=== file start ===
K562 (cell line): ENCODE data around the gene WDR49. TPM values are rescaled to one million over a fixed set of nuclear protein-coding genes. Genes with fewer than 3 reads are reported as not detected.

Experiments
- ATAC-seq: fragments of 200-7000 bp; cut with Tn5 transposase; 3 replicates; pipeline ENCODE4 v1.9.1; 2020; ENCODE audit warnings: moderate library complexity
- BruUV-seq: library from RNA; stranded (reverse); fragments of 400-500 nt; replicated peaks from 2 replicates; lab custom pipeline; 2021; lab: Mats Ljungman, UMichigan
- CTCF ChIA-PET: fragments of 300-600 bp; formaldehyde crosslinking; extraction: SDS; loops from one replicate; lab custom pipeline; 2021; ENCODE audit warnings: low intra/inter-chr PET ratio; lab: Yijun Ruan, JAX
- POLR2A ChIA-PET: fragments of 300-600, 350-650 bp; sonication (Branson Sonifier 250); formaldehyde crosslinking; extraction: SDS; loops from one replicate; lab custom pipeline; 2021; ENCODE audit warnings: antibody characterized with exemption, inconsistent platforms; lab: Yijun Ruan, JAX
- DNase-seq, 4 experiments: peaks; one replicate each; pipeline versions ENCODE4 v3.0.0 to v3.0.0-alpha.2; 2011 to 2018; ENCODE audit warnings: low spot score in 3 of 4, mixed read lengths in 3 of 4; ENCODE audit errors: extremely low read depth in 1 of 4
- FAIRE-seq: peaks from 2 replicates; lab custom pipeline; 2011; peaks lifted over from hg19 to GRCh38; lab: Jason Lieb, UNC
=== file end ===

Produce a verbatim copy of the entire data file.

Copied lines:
K562 (cell line): ENCODE data around the gene WDR49. TPM values are rescaled to one million over a fixed set of nuclear protein-coding genes. Genes with fewer than 3 reads are reported as not detected.

Experiments
- ATAC-seq: fragments of 200-7000 bp; cut with Tn5 transposase; 3 replicates; pipeline ENCODE4 v1.9.1; 2020; ENCODE audit warnings: moderate library complexity
- BruUV-seq: library from RNA; stranded (reverse); fragments of 400-500 nt; replicated peaks from 2 replicates; lab custom pipeline; 2021; lab: Mats Ljungman, UMichigan
- CTCF ChIA-PET: fragments of 300-600 bp; formaldehyde crosslinking; extraction: SDS; loops from one replicate; lab custom pipeline; 2021; ENCODE audit warnings: low intra/inter-chr PET ratio; lab: Yijun Ruan, JAX
- POLR2A ChIA-PET: fragments of 300-600, 350-650 bp; sonication (Branson Sonifier 250); formaldehyde crosslinking; extraction: SDS; loops from one replicate; lab custom pipeline; 2021; ENCODE audit warnings: antibody characterized with exemption, inconsistent platforms; lab: Yijun Ruan, JAX
- DNase-seq, 4 experiments: peaks; one replicate each; pipeline versions ENCODE4 v3.0.0 to v3.0.0-alpha.2; 2011 to 2018; ENCODE audit warnings: low spot score in 3 of 4, mixed read lengths in 3 of 4; ENCODE audit errors: extremely low read depth in 1 of 4
- FAIRE-seq: peaks from 2 replicates; lab custom pipeline; 2011; peaks lifted over from hg19 to GRCh38; lab: Jason Lieb, UNC